America is now six months away from the November elections. Senate Democrats have decided to put off dealing with problems that must be solved by the end of this year. If we continue at this pace, the Senate will have to resolve some of the country’s most pressing tax, spending and broader policy issues during a lame-duck Congress.
By deciding to coast for the next six months, Majority Leader Harry Reid (D-Nev.) and his caucus have taken sole ownership of Washington gridlock. Twenty-six Tuesdays from now, Democrats will deserve another shellacking from American voters.
During this 112th Congress, the Senate already appears to be the laziest in 20 years.
• It has been more than three years since the Senate passed a budget.
• In 2011, the Senate spent more than half of the year out of session — 195 days.
• As of Monday morning, the Senate had taken just 87 recorded votes in 2012 — 100 fewer than it took by this point in 2009.
• Of those votes, 54 have dealt with just three bills. Another 17 were to confirm judges.
Democrats have wasted much of their time on messaging votes they knew would fail. The “Buffett Rule” is a perfect example. Under the Constitution, bills to raise revenue must originate in the House. Senate Democrats know this, but they spent four days on the bill anyway.
Because of the time Democrats have wasted on irresponsible political gimmicks, the country will suffer. They’re planning to cram an overwhelming volume of major issues into the post-election lame-duck session.
After the elections, there are only 55 calendar days before the end of the year. It’s just not enough time to responsibly handle all of the things Democrats have put off.
Bills awaiting consideration account for billions or trillions of dollars each. This is not the kind of legislation that should be taken lightly or rushed through on deadline. Especially not when we have plenty of time for proper debate if Senate Democrats would only schedule the votes now.
There are 109 tax provisions and at least 25 policy issues that need to be taken up by the end of the year. Most of this legislation is not optional; these are urgent priorities. The failed stimulus, along with Obamacare’s long list of failures, show what happens when Congress passes laws in a rush. The Senate should be taking the time now to get the right answer, not just the answer that best fits the political calendar.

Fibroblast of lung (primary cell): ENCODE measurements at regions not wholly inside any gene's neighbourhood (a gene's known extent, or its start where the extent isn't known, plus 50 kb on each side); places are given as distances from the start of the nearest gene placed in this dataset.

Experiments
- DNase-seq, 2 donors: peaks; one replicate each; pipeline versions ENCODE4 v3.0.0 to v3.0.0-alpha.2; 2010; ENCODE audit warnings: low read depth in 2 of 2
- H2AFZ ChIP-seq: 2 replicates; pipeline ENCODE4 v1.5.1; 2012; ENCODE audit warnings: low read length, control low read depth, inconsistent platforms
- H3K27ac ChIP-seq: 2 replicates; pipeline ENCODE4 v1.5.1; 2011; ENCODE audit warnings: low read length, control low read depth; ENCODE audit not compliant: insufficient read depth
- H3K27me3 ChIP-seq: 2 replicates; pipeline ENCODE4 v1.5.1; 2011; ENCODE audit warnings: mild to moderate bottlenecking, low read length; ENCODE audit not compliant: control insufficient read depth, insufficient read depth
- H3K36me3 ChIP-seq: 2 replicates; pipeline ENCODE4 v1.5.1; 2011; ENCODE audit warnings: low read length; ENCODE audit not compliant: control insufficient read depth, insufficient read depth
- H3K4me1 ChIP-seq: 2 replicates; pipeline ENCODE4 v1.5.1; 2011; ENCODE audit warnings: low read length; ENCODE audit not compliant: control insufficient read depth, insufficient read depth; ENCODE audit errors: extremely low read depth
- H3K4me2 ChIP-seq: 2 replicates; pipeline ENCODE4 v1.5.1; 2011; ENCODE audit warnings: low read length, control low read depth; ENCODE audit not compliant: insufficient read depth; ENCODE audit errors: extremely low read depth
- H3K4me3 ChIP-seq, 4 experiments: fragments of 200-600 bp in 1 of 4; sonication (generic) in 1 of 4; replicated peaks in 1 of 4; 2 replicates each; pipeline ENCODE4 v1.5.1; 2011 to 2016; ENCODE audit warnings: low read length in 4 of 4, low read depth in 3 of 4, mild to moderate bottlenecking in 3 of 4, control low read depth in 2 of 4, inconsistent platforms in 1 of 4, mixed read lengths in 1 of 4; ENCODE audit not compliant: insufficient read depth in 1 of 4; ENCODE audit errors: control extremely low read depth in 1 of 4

Most crucial is the budget. The Senate has not passed a single one of the 12 appropriations bills this year. Budget Chairman Kent Conrad (D-N.D.) summed up his party’s attitude by saying that now is “the wrong time” to talk about doing a budget.
The Defense Authorization Act will lapse by the end of the year. So will the Foreign Intelligence Surveillance Act and important farm and surface transportation programs.
President Barack Obama is expected to ask for his fifth increase of the debt ceiling during the lame-duck Congress. At the rate he’s been spending for the past three years, he will need more than $1 trillion to cover another year’s deficit.
On January 3, Sen. Kirsten Gillibrand, D-N.Y., raises her right hand as her son Henry messes up her hair while Vice President Joseph R. Biden Jr., delivers the ceremonial swearing-in in the Old Senate Chamber. Gillibrand's other son Theodore, lower right, looks on.
Each year since 1990, CQ Roll Call has reviewed the financial disclosures of all 541 senators, representatives and delegates to determine the 50 richest members of Congress. This year's report, derived from forms covering the calendar year 2012, shows it took a net worth of $6.67 million to crack the exclusive club.